There are a lot of features in Chrome and Chromium-based browsers that many of us are unaware of, and one of those exciting features is flags. Now, these Chrome flags are a way Google experiments with elements, and after rigorous testing, they get added to the stable releases of Chrome, either for developers or for us.
Now, you don’t have to be a nerd to understand them, and they can be easily turned off if you mess up something. There are a lot of flags that we genuinely believe should make their way to the stable releases; So, here are the 15 best Chrome Flags that you should be using right now.
How To Enable Chrome Flags?
Chrome Flags works on any Chromium-based browser. To get access to these experimental features, all you need to do is type the following text in the URL box.
Your Browser Name://flags
Replace “Your Browser Name” with the name of the browser that you’re using. For Example: If you’re using brave, the URL would be
Here Are Top 15 Best Chrome Flags
1. Parallel Downloading
When you download a file from the internet, Chrome downloads it by considering it as one big chunk of data (For example, A Mountain). Hence, downloads on Chrome aren’t the fastest.
By enabling the Parallel Downloading flag, Chrome splits the file that is being downloaded, into smaller chunks (For Example, smaller boulders) that download at the same time, which speeds up the overall download process.
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2. Rework Password Change Flow
A website or a company, in general, may claim their software to be “Hack free,” and while there are specific measures that could be taken to make a website less vulnerable to attacks, no software is hack free. During these attacks, passwords of a lot of users might get leaked, and it is essential that you change them as soon as you know that the website or a piece of software was compromised.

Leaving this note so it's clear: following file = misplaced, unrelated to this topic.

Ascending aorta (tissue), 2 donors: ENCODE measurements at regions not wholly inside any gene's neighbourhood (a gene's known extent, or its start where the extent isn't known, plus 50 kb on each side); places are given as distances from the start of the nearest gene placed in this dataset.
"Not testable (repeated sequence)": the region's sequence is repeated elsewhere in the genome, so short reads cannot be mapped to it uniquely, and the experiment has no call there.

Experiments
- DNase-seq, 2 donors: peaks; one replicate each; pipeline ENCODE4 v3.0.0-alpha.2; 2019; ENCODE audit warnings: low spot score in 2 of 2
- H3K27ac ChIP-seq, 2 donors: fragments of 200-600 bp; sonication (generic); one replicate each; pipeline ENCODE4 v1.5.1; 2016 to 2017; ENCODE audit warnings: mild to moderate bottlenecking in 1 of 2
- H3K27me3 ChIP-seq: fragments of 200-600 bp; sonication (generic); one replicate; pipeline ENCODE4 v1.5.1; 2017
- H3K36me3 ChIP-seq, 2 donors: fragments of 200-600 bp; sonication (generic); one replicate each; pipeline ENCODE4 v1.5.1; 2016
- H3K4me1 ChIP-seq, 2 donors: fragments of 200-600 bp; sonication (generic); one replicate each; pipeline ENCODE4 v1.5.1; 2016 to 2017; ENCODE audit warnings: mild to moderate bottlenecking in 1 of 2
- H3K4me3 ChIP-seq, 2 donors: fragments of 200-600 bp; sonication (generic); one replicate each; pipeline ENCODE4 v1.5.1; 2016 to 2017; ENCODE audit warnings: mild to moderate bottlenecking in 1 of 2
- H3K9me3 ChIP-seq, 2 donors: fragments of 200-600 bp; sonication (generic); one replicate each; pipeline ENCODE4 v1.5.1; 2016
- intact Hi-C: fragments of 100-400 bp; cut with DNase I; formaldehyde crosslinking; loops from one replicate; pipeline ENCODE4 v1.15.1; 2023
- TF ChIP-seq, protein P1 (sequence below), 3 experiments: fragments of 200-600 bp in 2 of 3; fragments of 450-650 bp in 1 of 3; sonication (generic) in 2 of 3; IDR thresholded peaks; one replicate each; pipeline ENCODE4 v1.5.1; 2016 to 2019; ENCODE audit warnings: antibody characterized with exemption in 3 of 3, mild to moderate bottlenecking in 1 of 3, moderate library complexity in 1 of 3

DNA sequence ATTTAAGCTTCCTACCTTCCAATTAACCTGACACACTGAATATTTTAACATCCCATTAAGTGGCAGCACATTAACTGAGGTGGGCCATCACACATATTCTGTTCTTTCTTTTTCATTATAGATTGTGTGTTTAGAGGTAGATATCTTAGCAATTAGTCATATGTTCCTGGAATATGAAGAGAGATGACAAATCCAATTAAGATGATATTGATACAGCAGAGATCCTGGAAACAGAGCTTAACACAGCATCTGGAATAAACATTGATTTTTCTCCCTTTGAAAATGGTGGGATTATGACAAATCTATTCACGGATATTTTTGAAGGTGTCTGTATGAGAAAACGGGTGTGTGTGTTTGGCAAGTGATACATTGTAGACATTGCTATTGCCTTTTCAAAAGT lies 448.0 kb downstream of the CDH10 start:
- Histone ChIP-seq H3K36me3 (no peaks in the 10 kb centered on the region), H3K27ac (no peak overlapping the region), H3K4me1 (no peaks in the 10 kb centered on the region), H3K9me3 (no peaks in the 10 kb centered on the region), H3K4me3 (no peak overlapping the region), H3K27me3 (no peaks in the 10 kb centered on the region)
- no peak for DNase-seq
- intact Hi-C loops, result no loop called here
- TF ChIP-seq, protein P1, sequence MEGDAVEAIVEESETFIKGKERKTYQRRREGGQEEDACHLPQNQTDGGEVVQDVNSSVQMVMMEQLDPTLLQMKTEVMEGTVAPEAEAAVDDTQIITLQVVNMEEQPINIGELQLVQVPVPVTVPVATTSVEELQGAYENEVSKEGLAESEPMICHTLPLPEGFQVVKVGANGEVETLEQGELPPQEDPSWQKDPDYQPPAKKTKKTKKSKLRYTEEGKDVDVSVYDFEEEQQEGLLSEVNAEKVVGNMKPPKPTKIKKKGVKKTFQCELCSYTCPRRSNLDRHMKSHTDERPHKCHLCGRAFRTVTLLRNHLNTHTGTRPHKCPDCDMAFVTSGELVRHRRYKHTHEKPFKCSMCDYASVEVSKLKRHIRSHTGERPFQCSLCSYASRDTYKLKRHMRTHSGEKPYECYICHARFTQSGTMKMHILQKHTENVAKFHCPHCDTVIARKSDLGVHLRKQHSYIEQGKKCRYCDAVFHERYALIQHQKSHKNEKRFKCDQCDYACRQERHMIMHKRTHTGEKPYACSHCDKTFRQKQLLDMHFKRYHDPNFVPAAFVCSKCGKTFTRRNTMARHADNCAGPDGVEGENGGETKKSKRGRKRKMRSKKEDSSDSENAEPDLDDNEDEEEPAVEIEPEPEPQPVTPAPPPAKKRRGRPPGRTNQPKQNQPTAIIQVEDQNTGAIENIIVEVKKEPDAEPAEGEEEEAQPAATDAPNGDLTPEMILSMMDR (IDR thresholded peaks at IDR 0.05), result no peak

Fortunately, there is a Chrome flag that alerts you whenever your Google-saved passwords end up on a publicly-leaked database, and if they do, you can change them immediately.
3. Force Dark Mode Flag
The dark mode is a prevalent feature that not most of the websites use. Most of the people prefer dark mode over the light theme due to reduced eye strain and if you’re wondering how you can inject dark mode into websites for a better reading/viewing experience, Chrome’s “Force Dark Mode for Web Contents” is here to help.
This Chrome flag essentially inverts the colors of the contents on the webpage. Mind you, this flag might not work with every website that is not willing to cooperate; but, while we spent our time with it, it worked fine with some errors here and there.
ALSO READ: Here Is How To Turn On Dark Mode In iOS 13
4. Anonymize Local IPs Exposed By WebRTC
Web apps accessing your device features like the microphone or the Web camera without your consent and if you thought things wouldn’t get worse, websites can also leak your IP address.
But, fear not, WebRTC Anonymizing Flag is here to save you. This flag will hide your local IP address and prevent them from leaking which is a great feature to make the internet more secure for the starters.
5. Quieter Notification Permission Prompts
Notifications on Chromium can be annoying especially when using Chrome (most of the other Chromium-based browsers like Brave do block annoying notifications) but, notifications on Chrome appear on a larger scale.
Luckily, this Chrome flag called “Quieter Notification Permission Prompts” that blocks the notifications completely so that you can have peace of mind while working on the important stuff.
6. Tab Hover Cards
Tab Hover Cards redefines the way we navigate through tabs. This flag could come in handy when you have a lot of tabs open. As the name suggests, hovering over a tab will show a preview of the tab so that you know what other tabs you’re dealing with and close the unimportant ones.
7. Global Media Controls
Do you wish Chrome had a separate feature for media controls? What if we told you Chrome already has one and you just need to enable it? The “Global Media Control” flag allows you to pause, play, and change tracks just like you’d do on Chrome for Android. After enabling it, you will find the toolbar where extensions lie.
8. Enable Reader Mode